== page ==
For years, R.E.M. promised that their next album would be a rocker, an oath to fans that perhaps made sense during the early '90s, when they were exploring the pastoral fields of Out of Time and the gloomy folk of Automatic for the People, but in the years after Bill Berry's 1997 departure, the desire of longtime fans for the group to rock again ...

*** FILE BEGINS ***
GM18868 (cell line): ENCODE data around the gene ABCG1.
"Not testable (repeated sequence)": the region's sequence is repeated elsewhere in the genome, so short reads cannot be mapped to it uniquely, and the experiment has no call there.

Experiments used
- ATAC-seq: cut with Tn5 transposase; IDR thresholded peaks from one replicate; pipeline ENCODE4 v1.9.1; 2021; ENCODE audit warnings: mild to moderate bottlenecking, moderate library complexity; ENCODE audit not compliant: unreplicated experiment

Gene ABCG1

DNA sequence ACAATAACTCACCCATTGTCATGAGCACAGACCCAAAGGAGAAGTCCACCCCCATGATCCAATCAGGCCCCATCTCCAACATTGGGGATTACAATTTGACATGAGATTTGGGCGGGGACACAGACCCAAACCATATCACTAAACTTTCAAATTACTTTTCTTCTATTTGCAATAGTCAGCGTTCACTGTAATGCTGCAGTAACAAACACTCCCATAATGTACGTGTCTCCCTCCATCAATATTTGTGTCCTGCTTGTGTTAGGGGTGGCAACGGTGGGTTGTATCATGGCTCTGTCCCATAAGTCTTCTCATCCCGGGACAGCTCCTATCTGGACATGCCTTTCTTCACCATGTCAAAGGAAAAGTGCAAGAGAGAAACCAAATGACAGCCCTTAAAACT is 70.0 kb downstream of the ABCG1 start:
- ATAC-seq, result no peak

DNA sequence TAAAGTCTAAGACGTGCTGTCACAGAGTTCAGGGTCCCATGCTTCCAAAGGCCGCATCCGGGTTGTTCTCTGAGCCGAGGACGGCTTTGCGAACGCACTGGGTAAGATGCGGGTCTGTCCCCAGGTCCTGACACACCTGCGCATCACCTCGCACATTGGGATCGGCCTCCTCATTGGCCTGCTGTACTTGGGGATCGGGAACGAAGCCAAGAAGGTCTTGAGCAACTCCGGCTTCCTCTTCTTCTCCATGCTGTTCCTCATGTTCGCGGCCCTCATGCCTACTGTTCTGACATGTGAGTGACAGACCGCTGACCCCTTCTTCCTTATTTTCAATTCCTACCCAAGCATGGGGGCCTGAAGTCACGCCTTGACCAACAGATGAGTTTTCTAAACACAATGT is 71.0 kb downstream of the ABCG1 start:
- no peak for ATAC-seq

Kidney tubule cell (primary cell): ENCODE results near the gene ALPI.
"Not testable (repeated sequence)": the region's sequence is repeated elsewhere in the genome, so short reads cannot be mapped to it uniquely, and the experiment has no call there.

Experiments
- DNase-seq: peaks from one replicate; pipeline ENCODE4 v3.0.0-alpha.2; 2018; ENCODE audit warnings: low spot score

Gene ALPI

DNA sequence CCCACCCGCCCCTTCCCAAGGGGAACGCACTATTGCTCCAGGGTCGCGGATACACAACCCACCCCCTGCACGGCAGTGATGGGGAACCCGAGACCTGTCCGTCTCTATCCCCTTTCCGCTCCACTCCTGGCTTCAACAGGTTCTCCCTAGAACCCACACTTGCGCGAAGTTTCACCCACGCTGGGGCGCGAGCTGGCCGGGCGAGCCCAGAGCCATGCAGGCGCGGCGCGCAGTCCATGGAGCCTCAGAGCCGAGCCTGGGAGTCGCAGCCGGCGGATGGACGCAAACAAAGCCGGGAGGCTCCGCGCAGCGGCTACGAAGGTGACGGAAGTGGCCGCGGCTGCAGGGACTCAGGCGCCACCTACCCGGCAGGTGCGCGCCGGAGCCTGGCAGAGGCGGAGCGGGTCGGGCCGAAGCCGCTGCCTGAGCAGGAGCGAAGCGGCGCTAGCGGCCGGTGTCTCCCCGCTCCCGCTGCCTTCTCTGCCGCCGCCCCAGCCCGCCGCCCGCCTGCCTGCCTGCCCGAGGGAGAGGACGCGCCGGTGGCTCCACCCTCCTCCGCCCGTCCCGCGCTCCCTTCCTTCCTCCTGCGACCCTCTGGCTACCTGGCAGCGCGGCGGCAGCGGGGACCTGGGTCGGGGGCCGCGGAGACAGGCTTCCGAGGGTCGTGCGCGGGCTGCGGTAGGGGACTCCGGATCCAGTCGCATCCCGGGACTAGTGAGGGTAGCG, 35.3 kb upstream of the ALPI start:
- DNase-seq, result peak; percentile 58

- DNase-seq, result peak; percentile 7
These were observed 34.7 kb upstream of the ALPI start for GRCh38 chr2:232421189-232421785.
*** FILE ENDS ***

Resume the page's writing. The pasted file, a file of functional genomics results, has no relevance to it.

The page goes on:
For years, R.E.M. promised that their next album would be a rocker, an oath to fans that perhaps made sense during the early '90s, when they were exploring the pastoral fields of Out of Time and the gloomy folk of Automatic for the People, but in the years after Bill Berry's 1997 departure, the desire of longtime fans for the group to rock again was merely a code word for the wish that R.E.M. would sound like a band again. Apart from a few fleeting moments -- "The Great Beyond," their "Man in the Moon" re-write for the 1999 Andy Kaufman biopic, Man in the Moon; "Bad Day," a mid-'80s outtake revived for a greatest-hits album -- R.E.M. not only didn't sound like a band, but they seemed at odds with themselves and their very strengths, culminating in the amorphous, mummified Around the Sun, a record so polished and overworked it didn't sound a bit like R.E.M., not even like the art-pop outfit the band turned into after Berry's retirement. It was a situation so dire that the band recognized the need for corrective steering, so they stripped themselves down to bare-bones for 2008's Accelerate.In every way Accelerate is the opposite of Around the Sun: at 36 minutes, it's defiantly lean, it's heavy on Peter Buck's guitars and Mike Mills backing vocals, its songs don't drift, they attack. Even the songs constructed on acoustics feel like they're rockers, maybe because they hearken back to the eerie, ramshackle grace of "Swan Swan H" whose riff echoes through both "Houston" and "Until the Day Is Done." This is not the only time that R.E.M. deliberately refers to the past on Accelerate, but reverential self-reference is the whole idea of this project: they're embracing their past, building upon the legacy and the very sound of such underground rock landmarks as Lifes Rich Pageant and Document. Not that this album could be mistaken for an exhumed classic from the '80s: Michael Stipe's lyrics are forthright and never elliptical, and the same could be said about the music, as it's sonically streamlined and precise, hallmarks of a veteran band. One of the benefits of being veterans is knowing how to create a record this focused, and Accelerate benefits greatly from its concentrated blast of guitars, as the brevity of the album makes R.E.M. seem vital even as they're dredging up the past. By no longer denying the jangle and pop that provided a foundation for the group's success, they sound like a band again. Such praise dangerously threatens to oversell Accelerate, however, suggesting that the album has either the unearthly mystique of Murmur or the ragged enthusiasm of Reckoning when it has neither. This is a careful, studied album from a band that knew they were on the brink of losing their audience and, worse, their identity. Accelerate finds R.E.M. attempting to reconnect with their music, with what made them play rock & roll in the first place, instead of methodically resurrecting a faded myth. They reconnect handsomely, creating an album the can stand next to work from their peers, like Dinosaur Jr.'s exceptional comeback Beyond and Sonic Youth's casually vital Rather Ripped (whose "Incinerate" reverberates in the dissonant open-ended "Accelerate"). As comebacks go, that's relatively modest, but the very modesty of Accelerate is what makes it such a successful rebirth as R.E.M. no longer denies what they were or what they are, and, in doing so, they offer a glimpse of what they could be once again. ~ Stephen Thomas Erlewine, Rovi